“It’s surreal, it hasn't really hit me yet,” Ball State Baseball pitcher Tyler Schweitzer said. “I'm still waiting for the phone call, ‘hey, you're getting drafted this next pick, just be ready for it,’ and I don't think it's gonna hit me until I'm on that plane going to either Florida or Arizona to get my physical and whatnot. It's a dream come true, I've been wanting this since I was probably 10 [years old], so making it finally happen, it feels like the sacrifices that I've made along the way are finally paying off and I'm reaping what I'm sowing.”
The 2022 Major League Baseball (MLB) Draft is scheduled for Sunday, July 17- Tuesday, July 19. Schweitzer, Ball State Baseball head coach Rich Maloney, Ball State Baseball pitching coach Larry Scully and anyone who followed Ball State Baseball during the 2022 season, knows the left-handed pitcher is almost certainly going to be drafted.
“The scouts were saying, ‘Larry, there's left-handers out there in the Midwest, that are bigger, maybe stronger, maybe throwing harder, but none of them competed [as hard] or had the command of three pitches like Tyler does,’” Scully said. “As a result, he's going to be placed fairly well come draft day.”
Maloney said he’s heard Schweitzer is likely to be drafted between the fourth-seventh rounds, with a high probability of that selection coming in the fourth or fifth. During the offseason leading up to the 2022 season, his junior season, Schweitzer didn’t even know if he would be a starting pitcher for the Cardinals.
Ball State's three most accomplished starting pitchers were all drafted after the 2021 season, leaving a combined 256 ⅔ innings to fill for the 2022 season. Maloney and Scully trusted Schweitzer to be their ace.
In the 2020 and 2021 seasons, Schweitzer pitched a combined 43 ⅔ innings as a reliever for Ball State. In 2022, Schweitzer appeared in 17 games, pitching 91 ⅔ innings with an 11-2 win/loss record, posting a 2.65 ERA, striking out 112 batters and allowing a .205 batting average to opposing hitters, earning Mid-American Conference (MAC) Pitcher of the Year (among numerous other awards) and led the Cardinals to a MAC Regular Season Championship.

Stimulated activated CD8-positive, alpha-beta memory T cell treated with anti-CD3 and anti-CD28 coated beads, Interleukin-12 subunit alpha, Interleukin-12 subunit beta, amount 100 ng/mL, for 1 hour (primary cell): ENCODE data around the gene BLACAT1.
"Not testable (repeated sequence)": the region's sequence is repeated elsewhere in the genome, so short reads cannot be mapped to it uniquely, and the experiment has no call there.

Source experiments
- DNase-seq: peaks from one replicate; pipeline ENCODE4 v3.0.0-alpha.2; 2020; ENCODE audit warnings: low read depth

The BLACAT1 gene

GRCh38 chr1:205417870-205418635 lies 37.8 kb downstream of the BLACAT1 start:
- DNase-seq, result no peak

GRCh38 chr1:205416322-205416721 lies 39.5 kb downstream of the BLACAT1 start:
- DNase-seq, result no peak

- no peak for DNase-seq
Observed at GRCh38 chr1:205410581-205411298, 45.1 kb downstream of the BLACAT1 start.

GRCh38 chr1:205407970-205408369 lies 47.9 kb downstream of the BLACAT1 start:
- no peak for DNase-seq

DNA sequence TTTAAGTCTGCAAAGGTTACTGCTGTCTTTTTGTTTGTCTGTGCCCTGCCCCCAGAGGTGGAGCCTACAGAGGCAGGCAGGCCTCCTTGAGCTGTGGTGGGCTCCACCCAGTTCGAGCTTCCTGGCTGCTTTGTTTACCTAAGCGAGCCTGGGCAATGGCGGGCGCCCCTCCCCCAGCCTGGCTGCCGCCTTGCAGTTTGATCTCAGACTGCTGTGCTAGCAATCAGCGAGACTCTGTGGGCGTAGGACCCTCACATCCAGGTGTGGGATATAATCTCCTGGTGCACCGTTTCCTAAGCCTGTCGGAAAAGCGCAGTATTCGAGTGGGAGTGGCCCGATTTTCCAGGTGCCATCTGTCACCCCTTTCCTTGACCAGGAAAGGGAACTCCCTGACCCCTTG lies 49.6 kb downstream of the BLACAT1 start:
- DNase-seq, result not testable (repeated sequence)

Schweitzer said the switch from relief pitcher to starting pitcher changed everything from his routine to his approach.
“It was a huge transition because I would come in, adrenaline already pumping as maximum as possible, just to get out of that one inning and then it would kind of die down [over] the next few innings,” Schweitzer said. “As a starter, you kind of need all the adrenaline you can get throughout the game and so preparing myself for that was a big deal. Just the routine that I had to improvise from being a reliever to a starter, it was a completely different transition.”
Scully backed Schweitzer’s notion that his dominant season didn’t come easily. Scully said Schweitzer was still working on perfecting pitches, as well as improving his overall game as the season went along.
“He wasn't a finished product at the beginning of the year,” Scully said. “We were together, we were still working on a changeup, we were still working on a slider… he was always striving to get better at something, to take something good and make it better, to take something that was average and make it good, something that was not a strength to strength.”
Speaking of his changeup, Schweitzer said he believes adding a fourth pitch he trusted to his arsenal (fastball, curveball, slider and now changeup) helped shift things into second gear. In fact, Schweitzer may have found a new favorite pitch.
“I think that was the deal breaker,” Schweitzer said. “The changeup, I think, is still the best pitch in baseball, [because] without it, you're really a two-pitch guy because guys can see spin, but they can't really see the changeup well. By the end of the season, it was just another pitch in my repertoire that I could be very confident with throwing it in whatever count I wanted and not worry about, ‘this is not going to be a good pitch. I can't throw it.’”
Scully said during his and Schweitzer’s bullpen sessions, working on pitches, delivery or anything that needed practice, the left-hander would often ask questions and the two of them would talk through what they worked on, calling Schweitzer “a student of the game.” Scully said he believes Schweitzer was that same student of the game when it came to watching and learning from former Cardinal pitchers John Baker, Chayce McDermott and Luke Jaksich.
“[I think] he saw the work that those guys put in and realized if I'm going to be the best that I can be, it's more than just working in the bullpen and making adjustments with pitches and mechanics,” Scully said. “It's the lifting, the conditioning, nutrition, putting weight on, putting strength on, understanding the endurance that's going to be needed, the strength in his arm. It’s all these things and it all came together.”
One of the reasons Maloney had Schweitzer in the bullpen as a freshman and sophomore was the pitcher’s struggles with consistency. Maloney said over and over again during those first two seasons he saw “signs” of the MAC Pitcher of the Year in Schweitzer, but the left-hander could seemingly never put it together consistently.